The Rime of the Middle Aged Shelbourne Fan

1 Leave a comment on verse 1 0 (A very long poem of sin and redemption)

2 Leave a comment on verse 2 0 (The Middle-aged Shelbourne fan accosts supporters outside the ground)

3 Leave a comment on verse 3 0 The Tolka floodlights lit the night,
Four beacons to resilience,
To bring the faithful to the light
And bathe them in their brilliance.

4 Leave a comment on verse 4 0 Outside of Shelbourne Football Club,
The people started queuing,
Not for them the local pubs
With pints and pints accruing.

5 Leave a comment on verse 5 0 They’d come from points both east and west
To see their team performing,
For Irish Springtime snugly dressed
With hats both red and warming.

6 Leave a comment on verse 6 0 Along the queue there strolled a man,
As strange as strange could be.
It was a middle-aged Shelbourne fan
Who stoppeth one of three.

7 Leave a comment on verse 7 0 “Oh heed these words by silver’d moon,
And listen while I talk!”
“Lay off thy hand, thou bearded loon,
Or art thou Tom from Cork?”

8 Leave a comment on verse 8 0 Along the line he made his way,
Shrugged off with great disdain,
Trying but to have his say
With those who queued outside to pay,
But lo! he tried in vain.

9 Leave a comment on verse 9 0 Each third man turned with oaths expressed,
Each one without exception,
Until he spied a Wedding Guest
Who’d strayed from the reception

10 Leave a comment on verse 10 0 The shirt was creased upon his chest,
Carnation pale and sickly.
The wretch approached the Wedding Guest
And buttonholed him quickly.

11 Leave a comment on verse 11 0 He laid a hand upon his arm
And scratched his tangled beard.
“Do not recoil – I mean no harm,
Retain thy inner strength and calm
And do not be afeared.”

12 Leave a comment on verse 12 0 “Oh bearded loon,” the guest replied.
“Pray tell me now – what is it?
That you’ve a tale can’t be denied –
I hope it is exquisite.”

13 Leave a comment on verse 13 0 And, prey to this hypnotic spell,
The Wedding Guest grew still.
Deep within a trance he fell,
Subsumed by greater will.

14 Leave a comment on verse 14 0 The turnstiles clicked, the queue moved on,
Good-natured, not complaining,
Till all the crowd were in and gone,
Along with Tosh, the Papillon,
With but these two remaining.

15 Leave a comment on verse 15 0 The PA man announced the team,
Each name recived a plaudit.
The Wedding Guest, as in a dream,
Blinked slowly and ignored it.

16 Leave a comment on verse 16 0 And thus began the curious tale
Of wrong and retribution
That left the Wedding Guest quite pale
Until its resolution.

17 Leave a comment on verse 17 0 (The Middle-Aged Shelbourne fan begins to narrate his story.)

18 Leave a comment on verse 18 0 “A Shelbourne fan I am in truth
Way back since Harold’s Cross,
When as a pimply, fresh-faced youth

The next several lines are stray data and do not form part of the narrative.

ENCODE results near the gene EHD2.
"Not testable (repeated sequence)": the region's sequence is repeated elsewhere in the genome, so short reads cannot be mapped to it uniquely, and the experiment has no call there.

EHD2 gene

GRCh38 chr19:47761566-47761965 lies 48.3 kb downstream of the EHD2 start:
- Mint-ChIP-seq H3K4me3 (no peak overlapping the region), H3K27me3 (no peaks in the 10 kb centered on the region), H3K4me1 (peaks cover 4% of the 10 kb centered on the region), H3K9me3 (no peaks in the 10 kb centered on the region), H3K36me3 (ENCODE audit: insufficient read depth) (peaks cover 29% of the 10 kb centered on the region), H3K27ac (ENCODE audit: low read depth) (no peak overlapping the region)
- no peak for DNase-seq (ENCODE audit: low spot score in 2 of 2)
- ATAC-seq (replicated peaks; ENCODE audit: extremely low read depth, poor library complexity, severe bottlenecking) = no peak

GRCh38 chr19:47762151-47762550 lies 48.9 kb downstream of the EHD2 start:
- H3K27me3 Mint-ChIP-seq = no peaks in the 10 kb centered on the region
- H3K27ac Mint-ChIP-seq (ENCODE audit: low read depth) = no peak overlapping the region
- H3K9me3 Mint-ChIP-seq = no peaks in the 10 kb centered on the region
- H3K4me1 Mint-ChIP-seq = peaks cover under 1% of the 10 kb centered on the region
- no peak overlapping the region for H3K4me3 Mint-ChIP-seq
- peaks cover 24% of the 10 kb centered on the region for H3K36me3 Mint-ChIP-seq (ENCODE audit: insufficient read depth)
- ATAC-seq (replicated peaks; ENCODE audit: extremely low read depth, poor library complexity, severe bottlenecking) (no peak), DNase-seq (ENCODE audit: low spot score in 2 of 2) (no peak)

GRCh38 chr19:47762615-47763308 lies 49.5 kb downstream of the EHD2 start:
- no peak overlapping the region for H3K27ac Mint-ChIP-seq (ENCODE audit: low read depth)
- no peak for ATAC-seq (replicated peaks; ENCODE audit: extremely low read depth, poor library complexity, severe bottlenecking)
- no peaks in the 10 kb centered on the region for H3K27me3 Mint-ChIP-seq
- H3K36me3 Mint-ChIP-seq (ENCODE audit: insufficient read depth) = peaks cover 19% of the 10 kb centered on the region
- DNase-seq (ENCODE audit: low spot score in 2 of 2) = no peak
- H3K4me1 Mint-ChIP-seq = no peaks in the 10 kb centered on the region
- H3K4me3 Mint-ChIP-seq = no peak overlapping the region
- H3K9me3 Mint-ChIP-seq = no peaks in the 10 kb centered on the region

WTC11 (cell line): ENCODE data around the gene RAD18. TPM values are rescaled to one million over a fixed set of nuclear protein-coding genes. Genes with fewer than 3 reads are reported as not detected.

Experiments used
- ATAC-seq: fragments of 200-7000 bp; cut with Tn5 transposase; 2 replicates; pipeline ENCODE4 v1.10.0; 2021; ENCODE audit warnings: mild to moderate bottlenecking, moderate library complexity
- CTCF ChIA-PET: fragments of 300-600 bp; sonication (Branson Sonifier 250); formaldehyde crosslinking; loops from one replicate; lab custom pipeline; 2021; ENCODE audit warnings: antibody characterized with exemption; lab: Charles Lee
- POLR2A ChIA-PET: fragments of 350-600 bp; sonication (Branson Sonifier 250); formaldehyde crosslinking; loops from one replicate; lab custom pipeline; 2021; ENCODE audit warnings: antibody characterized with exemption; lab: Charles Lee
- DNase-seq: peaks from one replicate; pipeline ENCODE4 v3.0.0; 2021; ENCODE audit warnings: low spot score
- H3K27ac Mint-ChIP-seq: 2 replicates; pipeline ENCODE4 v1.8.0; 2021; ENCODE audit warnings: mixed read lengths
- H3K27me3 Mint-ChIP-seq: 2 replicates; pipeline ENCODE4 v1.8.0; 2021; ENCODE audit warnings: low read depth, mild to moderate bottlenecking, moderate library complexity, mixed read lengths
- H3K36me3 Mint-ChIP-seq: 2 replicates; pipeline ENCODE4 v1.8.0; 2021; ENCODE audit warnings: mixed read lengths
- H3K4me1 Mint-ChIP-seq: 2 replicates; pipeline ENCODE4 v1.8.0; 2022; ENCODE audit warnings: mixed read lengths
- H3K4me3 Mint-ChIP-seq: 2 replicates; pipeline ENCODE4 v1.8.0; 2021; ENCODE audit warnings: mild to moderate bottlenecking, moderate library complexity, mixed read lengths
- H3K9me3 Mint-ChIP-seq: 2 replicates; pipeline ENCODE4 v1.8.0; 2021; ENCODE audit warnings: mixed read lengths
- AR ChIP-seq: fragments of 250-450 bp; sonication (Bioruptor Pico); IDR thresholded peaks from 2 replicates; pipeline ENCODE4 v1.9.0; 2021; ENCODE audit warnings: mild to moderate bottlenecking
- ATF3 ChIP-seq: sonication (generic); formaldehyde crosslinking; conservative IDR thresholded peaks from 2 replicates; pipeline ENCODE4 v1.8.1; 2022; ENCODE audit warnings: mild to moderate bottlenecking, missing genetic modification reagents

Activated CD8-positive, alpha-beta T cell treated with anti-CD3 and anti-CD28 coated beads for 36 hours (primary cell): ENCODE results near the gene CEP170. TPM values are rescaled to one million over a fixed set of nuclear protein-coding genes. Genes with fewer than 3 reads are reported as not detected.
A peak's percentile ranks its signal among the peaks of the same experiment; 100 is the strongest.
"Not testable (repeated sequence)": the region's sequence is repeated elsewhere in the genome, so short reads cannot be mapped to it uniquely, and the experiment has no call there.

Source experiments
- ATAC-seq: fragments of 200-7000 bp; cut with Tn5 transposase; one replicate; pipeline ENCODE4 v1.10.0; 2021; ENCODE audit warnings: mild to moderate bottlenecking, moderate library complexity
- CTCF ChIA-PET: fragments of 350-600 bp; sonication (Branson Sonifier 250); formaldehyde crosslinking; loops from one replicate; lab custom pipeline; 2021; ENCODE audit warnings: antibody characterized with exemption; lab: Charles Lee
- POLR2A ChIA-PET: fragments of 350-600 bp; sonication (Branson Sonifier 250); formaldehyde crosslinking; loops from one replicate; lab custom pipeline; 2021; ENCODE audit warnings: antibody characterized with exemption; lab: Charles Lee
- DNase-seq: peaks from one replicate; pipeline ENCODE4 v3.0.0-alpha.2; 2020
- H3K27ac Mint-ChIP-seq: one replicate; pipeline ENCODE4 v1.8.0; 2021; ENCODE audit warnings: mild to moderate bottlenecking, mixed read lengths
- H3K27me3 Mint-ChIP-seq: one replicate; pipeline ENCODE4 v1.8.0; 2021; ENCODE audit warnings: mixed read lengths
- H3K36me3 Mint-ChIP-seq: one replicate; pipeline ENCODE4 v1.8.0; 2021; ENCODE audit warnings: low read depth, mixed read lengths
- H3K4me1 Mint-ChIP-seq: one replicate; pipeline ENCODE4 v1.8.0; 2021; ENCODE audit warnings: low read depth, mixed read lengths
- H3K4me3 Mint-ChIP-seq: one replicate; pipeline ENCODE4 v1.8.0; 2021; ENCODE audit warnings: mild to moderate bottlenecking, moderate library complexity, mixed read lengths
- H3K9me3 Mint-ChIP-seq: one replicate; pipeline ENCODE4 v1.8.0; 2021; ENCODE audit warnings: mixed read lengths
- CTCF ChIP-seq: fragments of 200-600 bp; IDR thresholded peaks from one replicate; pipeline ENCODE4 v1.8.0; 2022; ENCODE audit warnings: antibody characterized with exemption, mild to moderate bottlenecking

With Wicklow brogue and words uncouth
I mourned each Shelbourne loss.

19 Leave a comment on verse 19 0 “Then good times came, the League, the Cup,
What trophies Fortune gave!
Our star was greatly on the up
We crested ev’ry wave.

20 Leave a comment on verse 20 0 “For fourteen years, we led the way,
With e’er a forward motion,
As cutty as a Cutty Sark
Upon a cutty ocean.

21 Leave a comment on verse 21 0 “To Rosenberg and Hadjuk Split,
‘Gainst Brondby and ‘gainst Rangers,
We steadfastly refused to quit
And held heads high ‘mongst strangers.

22 Leave a comment on verse 22 0 “The rumours sneered behind our backs,
They claimed we’d overspent,
They said the great financial axe
Would wield great punishment.

23 Leave a comment on verse 23 0 “But on we sailed our charted course,
With ne’er a leak suspected,
A potent and impressive force
That everyone respected.

24 Leave a comment on verse 24 0 “My tale of unimagined woes
Began this last November.
The night that we defeated Bohs,
A night I well remember.

25 Leave a comment on verse 25 0 “Upon that cold and tension’d day,
A victory was vital,
To keep the Derry hordes at bay
And claim another title.

26 Leave a comment on verse 26 0 “Against an uninspired Bohs,
Great focussing was needed
But Williams dropped one on his toes
And lo! We had conceded.

27 Leave a comment on verse 27 0 (His first encounter with The Bird)

28 Leave a comment on verse 28 0 “And as great silence swam around
And angry mouths were foamin,’
Upon the stand across the ground
I spied a bird of omen.

29 Leave a comment on verse 29 0 “Hunched up he was upon the roof,
Surveying every movement.
A darkened shape, disturbed, aloof,
Immune to our improvement.

30 Leave a comment on verse 30 0 “Oh curséd bird,” I muttered soft,
“Become a happy wand’rer.”
And at my words, it soared aloft
And vanished o’er Dromcondra.

31 Leave a comment on verse 31 0 “Well, hist’ry shows we battled hard
And scored the goals required.
Our heroes sank down battle-scarred,
Emotionally tired.

32 Leave a comment on verse 32 0 “The fireworks flew, the music blared,
The silver cup was lifted.
Throughout the ground great joy was shared
And many pints were shifted.

33 Leave a comment on verse 33 0 “Guinness, Guinness everywhere
And not a drop of water.
To sweet relief from deep despair –
We lurried down the porter.

34 Leave a comment on verse 34 0 (Drunk and deliriously happy, he sleeps on a park bench)

35 Leave a comment on verse 35 0 “Next morning, after quite a few
I woke up in the park.
The mist was on the morning dew,
Faint sunlight battled dark.

36 Leave a comment on verse 36 0 “I shivered as the icy morn
Attacked my beer-stained shirt,
My trouser legs were scuffed and torn
And stiff with matted dirt.

37 Leave a comment on verse 37 0 “I rose and bade my bench goodbye
(Oh comfortable bed!)
A lonely seagull gave a cry,
Above in a rumbustuous sky,
And circled overhead.

38 Leave a comment on verse 38 0 “My throbbing head could stand no more
“Shut up!” I faintly cried.
“Go seek the debris ‘pon the shore
Brought in upon the tide.”

39 Leave a comment on verse 39 0 “But no, the bird seemed joined to me,
As though it were a kite.
It squawked with an apparent glee
And mocked me from a height.

40 Leave a comment on verse 40 0 “I soldiered on, my head in pain,
Dogged by this witless bird
That piercing squawk, again, again,
Was all that could be heard.

41 Leave a comment on verse 41 0 “Through mist-strewn streets, I made my way,
Not knowing where I trod,
Untouched by that sweet light of day,
Half-hidden e’en from God.

42 Leave a comment on verse 42 0 “And though my heart was swelled with pride
At how we’d won the League,
Each time that dev’lish sea bird cried,
It doubled my fatigue.

43 Leave a comment on verse 43 0 “Till, looking up I’d spied the place
Wherein we’d celebrated.
‘Twas Tolka Park – sweet field of grace –
Now cold and dark and gated.

44 Leave a comment on verse 44 0 (The Middle Aged Shelbourne fan kills the bird and is instantly seized by remorse.)

45 Leave a comment on verse 45 0 “Upon its gate, the seagull perched,
With squawk now quite distended.
Once more, my head and stomach lurched
And then the mist descended.

46 Leave a comment on verse 46 0 “I bent and snatched a sharpened stone